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Pose-Pause-Pounce-Bounce: a deep-thinking questioning technique

1 min read
This simple technique improves student participation, engagement and understanding.

A simple technique designed to maximise the impact of questioning.

What does it mean?

Dylan Wiliam, a leading expert in formative assessment, criticises the typical questioning model, Initiation-Response-Evaluation, where a teacher asks a question, gets an answer and then responds themselves.

Pose-Pause-Pounce-Bounce is a questioning sequence which is much more suited to elicit deep thinking. The teacher poses a question; pauses to allow suitable thinking time; pounces on one student for an initial answer; and bounces the answer to another student who builds on the response.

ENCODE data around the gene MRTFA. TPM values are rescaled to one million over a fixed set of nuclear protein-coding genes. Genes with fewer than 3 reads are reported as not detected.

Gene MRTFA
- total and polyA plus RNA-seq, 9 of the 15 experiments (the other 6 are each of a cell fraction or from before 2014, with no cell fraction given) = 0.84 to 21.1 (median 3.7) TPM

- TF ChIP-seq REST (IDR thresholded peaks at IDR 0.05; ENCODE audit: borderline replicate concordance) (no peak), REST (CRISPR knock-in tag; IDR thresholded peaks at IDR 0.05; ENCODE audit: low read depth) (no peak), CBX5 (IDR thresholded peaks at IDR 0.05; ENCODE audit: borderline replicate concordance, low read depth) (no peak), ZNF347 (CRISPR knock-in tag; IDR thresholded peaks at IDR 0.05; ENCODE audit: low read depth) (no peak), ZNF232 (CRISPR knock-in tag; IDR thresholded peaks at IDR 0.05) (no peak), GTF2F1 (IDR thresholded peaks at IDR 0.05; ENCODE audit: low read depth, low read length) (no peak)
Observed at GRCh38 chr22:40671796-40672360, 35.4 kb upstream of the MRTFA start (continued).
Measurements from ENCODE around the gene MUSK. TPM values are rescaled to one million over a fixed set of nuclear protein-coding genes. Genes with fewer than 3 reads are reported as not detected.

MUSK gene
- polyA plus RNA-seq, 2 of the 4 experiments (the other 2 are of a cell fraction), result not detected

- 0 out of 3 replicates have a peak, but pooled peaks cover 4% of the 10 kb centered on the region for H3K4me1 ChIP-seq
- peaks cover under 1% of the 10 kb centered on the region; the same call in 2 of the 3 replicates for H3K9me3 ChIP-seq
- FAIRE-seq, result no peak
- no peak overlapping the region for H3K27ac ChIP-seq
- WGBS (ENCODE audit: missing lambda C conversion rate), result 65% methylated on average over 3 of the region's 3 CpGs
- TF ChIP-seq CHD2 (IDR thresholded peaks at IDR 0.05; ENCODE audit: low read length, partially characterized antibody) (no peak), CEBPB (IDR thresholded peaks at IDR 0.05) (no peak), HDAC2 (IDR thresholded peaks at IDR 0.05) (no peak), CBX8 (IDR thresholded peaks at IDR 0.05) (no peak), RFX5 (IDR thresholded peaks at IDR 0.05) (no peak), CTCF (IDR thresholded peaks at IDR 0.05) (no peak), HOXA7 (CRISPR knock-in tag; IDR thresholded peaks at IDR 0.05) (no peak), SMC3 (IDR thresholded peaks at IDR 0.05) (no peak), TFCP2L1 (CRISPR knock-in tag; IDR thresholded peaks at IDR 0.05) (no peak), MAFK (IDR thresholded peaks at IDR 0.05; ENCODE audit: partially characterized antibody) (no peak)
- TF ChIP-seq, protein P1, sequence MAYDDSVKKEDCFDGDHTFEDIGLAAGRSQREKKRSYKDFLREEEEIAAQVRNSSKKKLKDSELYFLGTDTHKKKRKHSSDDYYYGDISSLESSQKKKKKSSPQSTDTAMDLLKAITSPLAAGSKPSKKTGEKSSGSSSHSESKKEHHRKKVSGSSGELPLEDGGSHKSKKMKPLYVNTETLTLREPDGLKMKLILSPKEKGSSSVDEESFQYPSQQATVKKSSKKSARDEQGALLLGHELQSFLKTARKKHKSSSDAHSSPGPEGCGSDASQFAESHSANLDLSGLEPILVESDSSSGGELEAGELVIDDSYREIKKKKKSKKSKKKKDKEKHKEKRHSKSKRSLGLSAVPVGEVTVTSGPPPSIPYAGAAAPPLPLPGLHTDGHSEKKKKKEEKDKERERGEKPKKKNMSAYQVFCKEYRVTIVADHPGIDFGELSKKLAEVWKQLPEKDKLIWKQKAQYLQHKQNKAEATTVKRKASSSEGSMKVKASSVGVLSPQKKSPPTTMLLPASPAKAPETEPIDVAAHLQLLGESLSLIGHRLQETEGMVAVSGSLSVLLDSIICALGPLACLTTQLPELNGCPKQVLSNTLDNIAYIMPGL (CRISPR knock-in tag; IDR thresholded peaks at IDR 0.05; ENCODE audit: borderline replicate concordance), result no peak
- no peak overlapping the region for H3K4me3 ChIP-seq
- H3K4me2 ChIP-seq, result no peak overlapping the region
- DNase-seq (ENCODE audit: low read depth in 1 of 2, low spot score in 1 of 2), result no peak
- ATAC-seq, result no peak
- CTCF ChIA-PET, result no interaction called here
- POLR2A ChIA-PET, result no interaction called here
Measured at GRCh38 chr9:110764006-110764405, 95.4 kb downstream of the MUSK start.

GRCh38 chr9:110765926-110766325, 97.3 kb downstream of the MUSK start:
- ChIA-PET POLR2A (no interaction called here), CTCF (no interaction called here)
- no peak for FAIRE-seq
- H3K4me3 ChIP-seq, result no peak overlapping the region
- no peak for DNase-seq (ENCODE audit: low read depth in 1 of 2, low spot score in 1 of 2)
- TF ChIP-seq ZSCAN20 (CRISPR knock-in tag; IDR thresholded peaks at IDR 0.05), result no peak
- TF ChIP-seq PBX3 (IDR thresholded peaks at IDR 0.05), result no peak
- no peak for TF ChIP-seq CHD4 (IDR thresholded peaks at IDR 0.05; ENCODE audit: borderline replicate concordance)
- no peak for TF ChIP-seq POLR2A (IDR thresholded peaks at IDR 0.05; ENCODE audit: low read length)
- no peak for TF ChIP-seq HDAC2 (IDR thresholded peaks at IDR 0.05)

If I-R-E is ‘table tennis’, think of P-P-P-B as ‘basketball questioning’. This will improve participation, engagement and understanding.

What are the implications for teachers?

This strategy is simple, but there are a few important elements to be aware of:

  • Ensure that you pause for long enough to allow sufficient thinking time. This will improve students’ answers and confidence
  • Use the bounce stage to formatively assess progress and encourage students to build on each other’s points
  • Try preparing both the pounce and the bounce stages of questioning. Anticipate the response you’ll get and think about how you could use this to challenge another student.

Use this strategy regularly as part of your classroom routine so students know to expect it and are prepared to answer. Consider combining this with Think-Pair-Share and other questioning strategies.

Top tips

When deploying Pose-Pause-Pounce-Bounce, Wiliam suggests enforcing a ‘no-hands-up’ rule (except to ask questions).

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